But a dog can’t live on a diet of french bread or breakfast cereal, as much as they might want to. Who wouldn’t? Dogs need protein, usually available in various pet food ingredients such as beef, chicken, and fish. Come to think of it, what are the basic requirements of dog nutrition?
The Basics of Grain Free Dog Food
Water, Carbohydrates, Protein, Fats, Vitamins, and minerals of various types. These are the minimum nutritional requirements of any dog. Observing your pet, can you get an idea of how she’s feeling? Is she doing well on her current diet? Would she do even better on grain free dog food?
The first thing you might notice on the list of basics is “Carbohydrates.” If dogs need carbs, shouldn’t I be giving her grain? Well, it’s possible, of course. But the current kibble brands need non-meat binders to create the kibble grains themselves, and usually, that’s where the grain comes in. But thanks to the new grain free dog food market, substitutes have been found using vegetables: legumes and potatoes. So they dietary requirement of carbohydrates is satisfied, even in the kibble, you’re thinking about.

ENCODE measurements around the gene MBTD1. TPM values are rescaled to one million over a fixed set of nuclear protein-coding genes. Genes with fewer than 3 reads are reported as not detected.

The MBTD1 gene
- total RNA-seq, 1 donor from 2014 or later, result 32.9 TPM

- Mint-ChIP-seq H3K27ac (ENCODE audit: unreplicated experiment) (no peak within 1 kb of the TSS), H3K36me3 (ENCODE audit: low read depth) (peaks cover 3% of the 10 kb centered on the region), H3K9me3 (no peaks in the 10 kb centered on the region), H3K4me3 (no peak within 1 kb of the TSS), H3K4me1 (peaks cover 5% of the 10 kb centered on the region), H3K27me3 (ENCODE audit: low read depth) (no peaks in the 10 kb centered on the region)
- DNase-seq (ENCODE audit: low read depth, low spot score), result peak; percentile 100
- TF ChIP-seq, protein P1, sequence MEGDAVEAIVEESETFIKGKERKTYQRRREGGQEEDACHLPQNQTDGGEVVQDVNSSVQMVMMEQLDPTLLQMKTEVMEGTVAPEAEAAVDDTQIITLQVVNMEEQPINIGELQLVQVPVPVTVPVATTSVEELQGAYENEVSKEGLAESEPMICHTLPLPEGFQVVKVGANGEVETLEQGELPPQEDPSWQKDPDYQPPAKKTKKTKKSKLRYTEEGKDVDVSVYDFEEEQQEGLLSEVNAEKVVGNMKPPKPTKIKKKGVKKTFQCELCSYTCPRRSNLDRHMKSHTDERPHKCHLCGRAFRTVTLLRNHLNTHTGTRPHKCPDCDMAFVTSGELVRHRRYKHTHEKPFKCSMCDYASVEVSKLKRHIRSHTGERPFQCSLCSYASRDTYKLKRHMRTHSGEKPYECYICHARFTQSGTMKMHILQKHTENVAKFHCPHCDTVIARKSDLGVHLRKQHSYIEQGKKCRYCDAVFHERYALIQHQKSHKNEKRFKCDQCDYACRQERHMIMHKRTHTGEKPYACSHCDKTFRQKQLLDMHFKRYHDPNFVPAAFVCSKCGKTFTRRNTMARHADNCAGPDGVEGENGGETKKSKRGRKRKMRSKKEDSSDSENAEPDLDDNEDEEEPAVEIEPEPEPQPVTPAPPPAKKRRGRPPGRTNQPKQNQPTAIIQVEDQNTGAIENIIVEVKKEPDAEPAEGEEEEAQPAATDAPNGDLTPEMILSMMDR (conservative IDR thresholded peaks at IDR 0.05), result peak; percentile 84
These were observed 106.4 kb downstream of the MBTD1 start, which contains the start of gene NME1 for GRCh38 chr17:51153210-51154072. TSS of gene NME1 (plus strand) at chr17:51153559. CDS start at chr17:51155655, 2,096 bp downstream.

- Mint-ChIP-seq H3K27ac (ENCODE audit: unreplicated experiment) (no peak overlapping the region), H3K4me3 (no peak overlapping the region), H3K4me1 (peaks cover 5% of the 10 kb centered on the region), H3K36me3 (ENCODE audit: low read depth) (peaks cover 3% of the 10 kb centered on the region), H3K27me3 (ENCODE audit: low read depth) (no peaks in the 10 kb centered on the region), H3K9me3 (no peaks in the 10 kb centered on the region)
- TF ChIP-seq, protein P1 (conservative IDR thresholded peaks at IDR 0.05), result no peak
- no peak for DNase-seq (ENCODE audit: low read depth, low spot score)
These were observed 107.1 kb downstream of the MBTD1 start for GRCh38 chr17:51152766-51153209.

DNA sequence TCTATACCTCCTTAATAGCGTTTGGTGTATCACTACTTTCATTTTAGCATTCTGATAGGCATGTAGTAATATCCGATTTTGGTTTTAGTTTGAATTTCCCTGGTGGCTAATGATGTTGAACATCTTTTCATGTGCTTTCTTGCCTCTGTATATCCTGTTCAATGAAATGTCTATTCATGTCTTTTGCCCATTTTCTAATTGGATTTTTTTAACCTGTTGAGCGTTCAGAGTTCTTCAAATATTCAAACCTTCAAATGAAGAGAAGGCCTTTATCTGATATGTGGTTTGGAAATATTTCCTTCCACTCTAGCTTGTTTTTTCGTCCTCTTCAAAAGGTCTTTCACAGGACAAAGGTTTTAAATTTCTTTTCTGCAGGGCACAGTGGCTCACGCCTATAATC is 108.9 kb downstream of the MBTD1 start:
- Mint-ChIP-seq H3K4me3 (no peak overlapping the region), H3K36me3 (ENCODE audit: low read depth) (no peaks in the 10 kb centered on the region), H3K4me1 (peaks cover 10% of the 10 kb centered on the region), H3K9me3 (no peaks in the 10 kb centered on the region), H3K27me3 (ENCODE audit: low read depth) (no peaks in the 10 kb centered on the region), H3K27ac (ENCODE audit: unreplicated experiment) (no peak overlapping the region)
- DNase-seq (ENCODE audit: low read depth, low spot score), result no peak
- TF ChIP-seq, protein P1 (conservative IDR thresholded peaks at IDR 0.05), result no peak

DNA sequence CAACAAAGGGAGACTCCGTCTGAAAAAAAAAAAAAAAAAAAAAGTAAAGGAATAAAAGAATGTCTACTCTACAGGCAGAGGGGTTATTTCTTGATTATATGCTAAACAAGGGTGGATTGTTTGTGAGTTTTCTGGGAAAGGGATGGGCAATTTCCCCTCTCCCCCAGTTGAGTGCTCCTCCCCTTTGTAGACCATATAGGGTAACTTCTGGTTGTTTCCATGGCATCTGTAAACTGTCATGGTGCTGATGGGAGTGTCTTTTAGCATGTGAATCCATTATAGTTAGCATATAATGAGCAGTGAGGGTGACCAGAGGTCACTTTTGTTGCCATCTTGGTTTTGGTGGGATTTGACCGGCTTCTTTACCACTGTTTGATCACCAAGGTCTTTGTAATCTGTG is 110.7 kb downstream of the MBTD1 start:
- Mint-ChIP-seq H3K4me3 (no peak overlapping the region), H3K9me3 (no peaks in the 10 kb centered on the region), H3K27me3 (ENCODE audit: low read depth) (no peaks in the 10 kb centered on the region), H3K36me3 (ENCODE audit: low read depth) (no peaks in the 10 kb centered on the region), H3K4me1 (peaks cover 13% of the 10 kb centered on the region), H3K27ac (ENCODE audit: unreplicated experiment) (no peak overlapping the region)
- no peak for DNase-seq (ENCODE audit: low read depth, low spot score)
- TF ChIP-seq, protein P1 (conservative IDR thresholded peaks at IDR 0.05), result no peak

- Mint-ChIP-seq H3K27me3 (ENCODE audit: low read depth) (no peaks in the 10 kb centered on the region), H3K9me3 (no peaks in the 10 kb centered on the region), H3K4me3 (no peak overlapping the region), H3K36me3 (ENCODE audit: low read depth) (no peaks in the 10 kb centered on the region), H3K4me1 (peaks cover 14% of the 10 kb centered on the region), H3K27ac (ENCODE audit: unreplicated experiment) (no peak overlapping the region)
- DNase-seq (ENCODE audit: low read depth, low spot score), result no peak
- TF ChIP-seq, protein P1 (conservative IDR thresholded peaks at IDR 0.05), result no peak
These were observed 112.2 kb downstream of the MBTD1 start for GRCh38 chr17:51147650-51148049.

Another item on the “basics” list is Fats. Hold on, you’re saying, why would I give my dear canine friend a plate of greasy fat? You wouldn’t, of course, any more than you’d serve yourself a meal like that. But the scientific fact here is that fats are a vital part of any diet, and your dog’s diet is no exception.
So we know, thanks to the Atkins diet, that carbohydrates can lead to fat, and excessive fat is terrible for humans. Your dog is the same way. It’s up to you here, keep an eye on the ingredients and nutrition facts on the label of the grain free dog food you’re considering. If your dog seems to do well with less fat, adjust her diet to keep her that way.
And of course, obesity in dogs can be linked to the amount of grain in the dog’s diet. Too much grain can cause too much dog.
Too Much Protein
A few ideas are floating around regarding protein in a dog’s diet: that you should only have protein, or perhaps that there’s such a thing as too much protein. There’s a trick to this, of course, and it involves dog food manufacturers.